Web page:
Read the full article here.
What’s the first thing you think of when you hear the word “electrolytes”? For me, it’s Gatorade, Nuun Tablets, and hydration. But did you know that you don’t always have to drink electrolytes in order to keep your body in balance? According to Certified Nutritionist Serena Poon, most people can maintain and replenish electrolytes through a healthy, balanced diet full of all of the best foods with electrolytes.
And, surprisingly, the best foods with electrolytes aren’t even random, obscure foods. Chances are, if you regularly consume veggies, fruits, and legumes, you’ve got your electrolyte balance covered. I’ll personally bet that you’ll recognize all 20 of the best foods with electrolytes on this list. (But if you live under a rock and have never heard of chia seeds, that’s on you.) So, the next time you think about reaching for that sports drink, come back to this post and whip up an electrolyte-packed meal instead.
Featured image by Michelle Nash
What exactly are electrolytes? Why are they so important for our bodies?
Electrolytes are essential minerals that help many bodily functions, including fluid balance, hydration, muscle contraction, and nerve function. If you eat a diet that is rich in vegetables and legumes, you likely get enough electrolytes from your food. However, if you are dehydrated, due to vomiting, diarrhea, extreme exercise, or heat exposure, it’s important to replenish your body with electrolytes to maintain optimal health. Electrolytes to consider include sodium, magnesium, potassium, and calcium.
Is there a difference in eating versus drinking electrolytes?
Most people should be able to replenish their electrolyte levels by eating whole foods that are rich in these minerals. If you’re an athlete or suffer from dehydration due to illness, it may be beneficial to supplement with an electrolyte beverage. Keep in mind that many electrolyte beverages may contain a lot of added sugar and may not be the best option for someone who is not engaging in intense exertion.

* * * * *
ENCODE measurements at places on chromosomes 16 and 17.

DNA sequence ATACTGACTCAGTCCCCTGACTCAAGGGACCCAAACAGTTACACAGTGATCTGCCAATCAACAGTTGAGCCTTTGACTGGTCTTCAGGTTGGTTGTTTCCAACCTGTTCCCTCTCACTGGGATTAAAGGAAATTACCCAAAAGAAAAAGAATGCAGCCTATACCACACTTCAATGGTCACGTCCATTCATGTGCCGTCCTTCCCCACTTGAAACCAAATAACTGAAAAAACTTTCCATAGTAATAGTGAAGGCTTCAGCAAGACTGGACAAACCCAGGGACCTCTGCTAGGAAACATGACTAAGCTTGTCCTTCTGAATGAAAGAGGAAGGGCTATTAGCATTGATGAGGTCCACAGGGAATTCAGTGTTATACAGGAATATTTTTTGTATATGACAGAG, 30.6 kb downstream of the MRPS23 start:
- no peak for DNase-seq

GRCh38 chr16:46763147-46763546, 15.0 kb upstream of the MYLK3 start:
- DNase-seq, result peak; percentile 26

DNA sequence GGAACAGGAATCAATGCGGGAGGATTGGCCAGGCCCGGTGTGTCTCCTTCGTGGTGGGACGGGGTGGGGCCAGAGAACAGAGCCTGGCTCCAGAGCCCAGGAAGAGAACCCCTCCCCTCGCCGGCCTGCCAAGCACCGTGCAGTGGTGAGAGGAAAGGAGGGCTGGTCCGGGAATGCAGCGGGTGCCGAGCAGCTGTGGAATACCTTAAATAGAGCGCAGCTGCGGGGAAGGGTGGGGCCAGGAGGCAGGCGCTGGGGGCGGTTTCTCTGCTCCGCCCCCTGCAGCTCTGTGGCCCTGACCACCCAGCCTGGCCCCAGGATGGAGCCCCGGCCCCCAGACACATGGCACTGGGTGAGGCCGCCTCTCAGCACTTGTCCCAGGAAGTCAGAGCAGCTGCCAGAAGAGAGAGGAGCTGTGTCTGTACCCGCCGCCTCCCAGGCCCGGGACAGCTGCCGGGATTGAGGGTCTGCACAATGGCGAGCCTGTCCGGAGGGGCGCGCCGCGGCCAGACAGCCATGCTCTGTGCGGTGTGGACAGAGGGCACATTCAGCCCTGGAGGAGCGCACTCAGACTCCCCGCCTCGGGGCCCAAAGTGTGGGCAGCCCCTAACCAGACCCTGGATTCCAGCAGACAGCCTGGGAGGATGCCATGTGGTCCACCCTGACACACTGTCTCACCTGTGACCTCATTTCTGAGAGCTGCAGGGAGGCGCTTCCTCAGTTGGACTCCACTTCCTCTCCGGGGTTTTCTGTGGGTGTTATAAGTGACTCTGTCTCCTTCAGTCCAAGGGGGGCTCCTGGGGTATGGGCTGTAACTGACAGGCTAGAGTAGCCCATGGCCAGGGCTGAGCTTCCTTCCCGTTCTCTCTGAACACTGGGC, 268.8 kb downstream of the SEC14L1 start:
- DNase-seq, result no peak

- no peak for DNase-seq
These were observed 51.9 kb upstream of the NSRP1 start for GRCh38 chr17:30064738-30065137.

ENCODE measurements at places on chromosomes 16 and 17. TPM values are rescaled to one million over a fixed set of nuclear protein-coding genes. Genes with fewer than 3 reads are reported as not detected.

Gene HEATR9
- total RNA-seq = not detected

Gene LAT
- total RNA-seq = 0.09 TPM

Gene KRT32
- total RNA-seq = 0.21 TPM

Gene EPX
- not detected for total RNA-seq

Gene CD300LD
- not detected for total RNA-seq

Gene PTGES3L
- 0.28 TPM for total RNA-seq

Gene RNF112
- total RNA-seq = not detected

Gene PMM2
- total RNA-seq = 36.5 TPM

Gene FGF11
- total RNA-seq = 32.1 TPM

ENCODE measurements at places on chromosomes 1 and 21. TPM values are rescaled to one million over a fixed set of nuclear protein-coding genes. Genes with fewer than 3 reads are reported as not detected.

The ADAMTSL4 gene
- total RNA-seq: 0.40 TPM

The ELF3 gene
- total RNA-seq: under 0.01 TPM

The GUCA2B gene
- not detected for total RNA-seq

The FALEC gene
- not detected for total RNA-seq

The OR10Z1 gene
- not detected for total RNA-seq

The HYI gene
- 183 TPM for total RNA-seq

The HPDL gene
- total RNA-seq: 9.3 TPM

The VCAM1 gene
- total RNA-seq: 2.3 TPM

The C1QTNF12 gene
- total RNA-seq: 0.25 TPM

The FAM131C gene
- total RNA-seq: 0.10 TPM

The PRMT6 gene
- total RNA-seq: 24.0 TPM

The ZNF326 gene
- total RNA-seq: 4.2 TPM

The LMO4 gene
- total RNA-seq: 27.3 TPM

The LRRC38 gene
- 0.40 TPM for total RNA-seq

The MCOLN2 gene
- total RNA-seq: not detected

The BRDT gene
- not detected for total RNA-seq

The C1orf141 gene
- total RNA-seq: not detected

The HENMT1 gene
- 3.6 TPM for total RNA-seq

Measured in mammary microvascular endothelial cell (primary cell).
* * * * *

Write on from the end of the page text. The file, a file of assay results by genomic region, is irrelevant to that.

What are your electrolyte-replenishing food recommendations, and why?
There are a variety of plant foods that are wonderful for providing electrolytes. Again, unless you’re an athlete or experiencing dehydration due to illness, eating whole foods that are rich in these minerals is a great way to replenish. Eating a diet rich in whole, plant-based foods supports health in a number of ways including providing antioxidants, polyphenols, an array of vitamins and minerals, and fiber.
Potassium-rich foods include:
Magnesium-rich foods include:
- green leafy vegetables such as spinach and kale
Calcium-rich foods include:
- dairy foods
- leafy green vegetables
Try to get your sodium from high-quality salts, such as:
- Himalayan pink salt
- sea salt
Note: Avoid processed foods, which tend to be extraordinarily high in sodium and other inflammation-causing ingredients. Most Americans consume an ample amount of sodium throughout the day. In fact, many tend to consume more than the daily recommended amount (less than 2,300 mg). The only time it really makes sense to supplement with sodium is if you are trying to replenish electrolytes following intense exercise or a dehydrating illness.
Read on for more of the best foods with electrolytes, plus the most delicious ways to eat them.
Recipe: Spinach and Ricotta Pizza with Garlicky Olive Oil
Healthy pizza? It’s not an oxymoron, and no, you’re definitely not dreaming.
Recipe: Chopped Kale Salad with Mustard-Shallot Vinaigrette
As virtuous as it’s made out to be, kale can still be a crucial component of many a delicious salad. Case in point, this colorful and crunchy delight.
Recipe: Spicy Chili Lime Miso Broccoli
CS food editor, Suruchi Avasthi, proudly admits to eating this broccoli straight from the pan. Nine times out of ten, I can guarantee it’ll be gone before it can make it to your plate.
Recipe: Yogurt Toast with Peanut Butter and Banana
Like the viral TikTok recipe, only packed with potassium—and about a million times tastier.